Today, Burkina Faso is one of the poorest country in the world, with 44.5% of its population living under the poverty line.
Although Burkina Faso still mines copper, iron, manganese, gold, cassiterite (tin ore), and phosphates, these operations provide employment and generate “international aid”.
So, even though Burkina Faso is the fourth largest producer of gold, the citizens do not enjoy the wealth, as it must go to service their “international aids” and “foreign debts”.
Maybe now, you can see the evils of Africa.
It is obvious from the case study of Burkina Faso, a land locked country, that a great nation like Nigeria, can do much more.
We borrow billions of dollars from China, IMF and the world bank to build railways, when we have millions of unemployed youths who can manually do this work, and receive those billions of dollars.
We pay billions of dollars to China Construction Company , and other foreign contractors, to build roads, when we have millions of jobless engineers in the country.
We spend billions of Naira to import rice, beans and so many other items, even eggs, toothpicks and straw ! when these activities would have provided much needed employment for our youths, and bolster our economy.
Oh God ! When I see the potential of what we could become, it breaks my heart. How could we not see this? Who turned us into slaves?
How can full grown men, be carrying their CV from office to office for five years, in search of work, when there are so much work we need to do.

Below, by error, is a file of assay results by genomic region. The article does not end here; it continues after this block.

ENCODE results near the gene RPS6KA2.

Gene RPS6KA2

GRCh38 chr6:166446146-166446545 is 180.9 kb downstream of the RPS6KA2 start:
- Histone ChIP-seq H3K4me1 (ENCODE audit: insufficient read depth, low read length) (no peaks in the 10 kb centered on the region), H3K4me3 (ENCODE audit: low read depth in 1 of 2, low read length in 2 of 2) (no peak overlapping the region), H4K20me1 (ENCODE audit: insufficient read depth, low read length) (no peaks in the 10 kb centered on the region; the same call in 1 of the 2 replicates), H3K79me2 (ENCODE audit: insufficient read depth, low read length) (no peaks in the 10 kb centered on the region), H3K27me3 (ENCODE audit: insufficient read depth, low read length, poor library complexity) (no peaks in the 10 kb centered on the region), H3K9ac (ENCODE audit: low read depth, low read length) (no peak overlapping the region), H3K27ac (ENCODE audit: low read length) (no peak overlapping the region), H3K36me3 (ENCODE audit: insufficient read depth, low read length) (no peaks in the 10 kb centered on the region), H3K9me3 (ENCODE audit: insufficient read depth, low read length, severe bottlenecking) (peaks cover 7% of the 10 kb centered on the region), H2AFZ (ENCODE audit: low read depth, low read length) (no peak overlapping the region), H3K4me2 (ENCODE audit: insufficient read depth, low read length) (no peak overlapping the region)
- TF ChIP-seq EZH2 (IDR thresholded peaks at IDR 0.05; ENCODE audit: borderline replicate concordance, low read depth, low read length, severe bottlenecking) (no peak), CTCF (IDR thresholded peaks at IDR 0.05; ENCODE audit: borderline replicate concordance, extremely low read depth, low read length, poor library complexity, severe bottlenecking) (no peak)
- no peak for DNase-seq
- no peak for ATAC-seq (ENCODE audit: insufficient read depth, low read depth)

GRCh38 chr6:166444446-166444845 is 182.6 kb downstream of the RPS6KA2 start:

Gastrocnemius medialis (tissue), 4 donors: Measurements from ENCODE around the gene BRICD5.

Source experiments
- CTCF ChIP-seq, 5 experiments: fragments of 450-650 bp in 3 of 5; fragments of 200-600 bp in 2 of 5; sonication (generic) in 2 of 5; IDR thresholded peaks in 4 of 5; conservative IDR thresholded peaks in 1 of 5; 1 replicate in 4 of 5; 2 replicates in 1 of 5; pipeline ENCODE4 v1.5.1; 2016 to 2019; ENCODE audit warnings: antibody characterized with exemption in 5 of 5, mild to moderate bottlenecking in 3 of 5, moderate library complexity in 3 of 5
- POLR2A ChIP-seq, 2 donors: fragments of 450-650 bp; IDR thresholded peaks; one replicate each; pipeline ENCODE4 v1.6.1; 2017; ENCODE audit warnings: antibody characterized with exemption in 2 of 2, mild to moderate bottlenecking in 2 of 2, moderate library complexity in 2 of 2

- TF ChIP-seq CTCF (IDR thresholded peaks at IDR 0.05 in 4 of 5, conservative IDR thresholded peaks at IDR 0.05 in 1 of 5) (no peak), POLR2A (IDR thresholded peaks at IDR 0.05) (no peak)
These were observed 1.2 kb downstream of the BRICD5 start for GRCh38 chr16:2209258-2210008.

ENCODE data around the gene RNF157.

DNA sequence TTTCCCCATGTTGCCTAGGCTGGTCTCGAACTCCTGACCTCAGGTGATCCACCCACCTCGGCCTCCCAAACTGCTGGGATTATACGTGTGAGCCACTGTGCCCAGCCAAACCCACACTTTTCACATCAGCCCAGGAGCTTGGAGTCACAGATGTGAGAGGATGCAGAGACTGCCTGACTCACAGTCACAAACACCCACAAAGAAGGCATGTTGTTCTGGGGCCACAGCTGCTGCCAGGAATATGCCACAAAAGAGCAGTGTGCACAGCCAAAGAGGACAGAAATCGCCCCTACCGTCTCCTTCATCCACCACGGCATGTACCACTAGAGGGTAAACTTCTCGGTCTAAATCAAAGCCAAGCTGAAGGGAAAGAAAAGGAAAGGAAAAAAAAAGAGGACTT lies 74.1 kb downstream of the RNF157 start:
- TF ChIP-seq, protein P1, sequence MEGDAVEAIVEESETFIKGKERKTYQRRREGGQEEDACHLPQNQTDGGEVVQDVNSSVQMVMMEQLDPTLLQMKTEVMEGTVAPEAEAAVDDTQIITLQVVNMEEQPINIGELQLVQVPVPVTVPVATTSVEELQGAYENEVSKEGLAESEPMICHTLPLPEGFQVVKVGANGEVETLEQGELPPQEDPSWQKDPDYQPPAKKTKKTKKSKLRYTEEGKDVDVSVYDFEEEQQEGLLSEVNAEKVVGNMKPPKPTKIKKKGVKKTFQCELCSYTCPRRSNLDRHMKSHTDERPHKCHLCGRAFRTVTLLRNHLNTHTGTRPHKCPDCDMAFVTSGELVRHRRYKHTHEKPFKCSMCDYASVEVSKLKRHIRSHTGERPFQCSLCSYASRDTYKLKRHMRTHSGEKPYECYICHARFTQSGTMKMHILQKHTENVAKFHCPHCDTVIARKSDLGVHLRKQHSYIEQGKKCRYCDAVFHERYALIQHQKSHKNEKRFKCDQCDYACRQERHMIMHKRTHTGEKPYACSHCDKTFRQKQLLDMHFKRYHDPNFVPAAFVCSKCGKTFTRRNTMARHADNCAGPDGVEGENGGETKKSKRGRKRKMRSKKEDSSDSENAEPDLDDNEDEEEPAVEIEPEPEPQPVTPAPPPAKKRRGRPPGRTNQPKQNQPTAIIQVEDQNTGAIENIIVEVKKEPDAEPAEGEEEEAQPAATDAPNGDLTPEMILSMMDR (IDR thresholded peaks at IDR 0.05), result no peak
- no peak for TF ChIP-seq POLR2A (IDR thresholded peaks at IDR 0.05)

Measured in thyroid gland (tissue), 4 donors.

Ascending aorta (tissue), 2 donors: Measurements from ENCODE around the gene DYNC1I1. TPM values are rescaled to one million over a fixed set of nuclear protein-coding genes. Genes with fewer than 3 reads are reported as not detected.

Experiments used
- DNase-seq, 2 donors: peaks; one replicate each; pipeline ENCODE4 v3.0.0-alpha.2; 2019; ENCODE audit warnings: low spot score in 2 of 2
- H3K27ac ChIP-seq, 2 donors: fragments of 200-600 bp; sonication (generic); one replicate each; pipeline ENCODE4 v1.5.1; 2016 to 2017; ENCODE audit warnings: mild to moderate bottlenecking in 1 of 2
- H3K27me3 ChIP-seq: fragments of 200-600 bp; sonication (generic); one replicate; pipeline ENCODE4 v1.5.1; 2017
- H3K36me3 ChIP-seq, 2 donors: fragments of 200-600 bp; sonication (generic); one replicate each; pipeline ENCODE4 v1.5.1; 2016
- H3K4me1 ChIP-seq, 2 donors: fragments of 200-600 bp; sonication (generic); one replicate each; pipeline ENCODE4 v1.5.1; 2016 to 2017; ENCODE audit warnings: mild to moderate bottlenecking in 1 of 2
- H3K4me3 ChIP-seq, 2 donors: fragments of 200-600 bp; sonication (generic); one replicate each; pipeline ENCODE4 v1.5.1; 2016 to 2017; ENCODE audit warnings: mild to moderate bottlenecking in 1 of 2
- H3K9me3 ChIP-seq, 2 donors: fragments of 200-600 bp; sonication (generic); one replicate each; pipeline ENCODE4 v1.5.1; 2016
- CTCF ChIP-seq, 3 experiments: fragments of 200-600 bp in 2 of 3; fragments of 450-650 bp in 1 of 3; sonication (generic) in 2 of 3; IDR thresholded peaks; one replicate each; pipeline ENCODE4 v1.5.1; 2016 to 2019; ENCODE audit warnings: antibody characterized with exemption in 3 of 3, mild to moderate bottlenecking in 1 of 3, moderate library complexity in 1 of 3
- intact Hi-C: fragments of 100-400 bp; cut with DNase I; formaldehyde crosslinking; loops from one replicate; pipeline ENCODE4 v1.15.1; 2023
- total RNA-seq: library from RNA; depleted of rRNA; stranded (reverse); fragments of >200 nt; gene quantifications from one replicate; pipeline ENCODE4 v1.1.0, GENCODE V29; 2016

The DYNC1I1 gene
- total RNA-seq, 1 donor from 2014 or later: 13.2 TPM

This curse of ignorance and servitude must be broken. We must learn that we are not slaves, and that we don’t have to depend on anybody to put food on our table. We must discourage laziness, and understand that we have the capacity to produce everything we are importing today.
This is already a long article, and although I am passionate to write more, I will truncate it for now.
I will let all well-meaning Nigerians to make your own contribution in the comment section below.
I will charge the youths to look at the example set by Thomas Sankara, and understand that we are not slaves, we can be self-dependent, and we can make Nigeria great, if we work together.
The elites who are throwing us against each other, do not mean well for us.
The colonial masters, will even prefer that we fight another war, to destroy whatever we have built and return back to their servitude, but if they can’t achieve this, they will look for puppets, touts and vile men, who they will impose as our leaders, who will do their bidding and put us in their debt.
Almost all the governors are falling over themselves to borrow as much as possible from foreign organizations, and continue the enslavement of future generations.
I strongly believe that if the masses raise their level of awareness, and free themselves from the shackles of poverty, an economic revolution will naturally depose evil men from power.
Hunger is a tool evil men use to climb unto power, but if the youths become more aware, and more self-sufficient, it will be increasingly difficult to bribe or cajole them into having meat-headed, greedy people as our overlords.
It may take time, but Africa will still rise. Nigeria will still be great. I believe this with every fiber of my being, and I will continue to preach this message as long I have breath in me.
Just one week before Thomas Sankara was cut down by a hail of bullets, he said,
“While revolutionaries as individuals can be murdered, you cannot kill ideas.”
Spread this idea in your own way, believe that we can be great again, encourage each other, and let the revolution start from you.
Engr Ifeanyi Okoro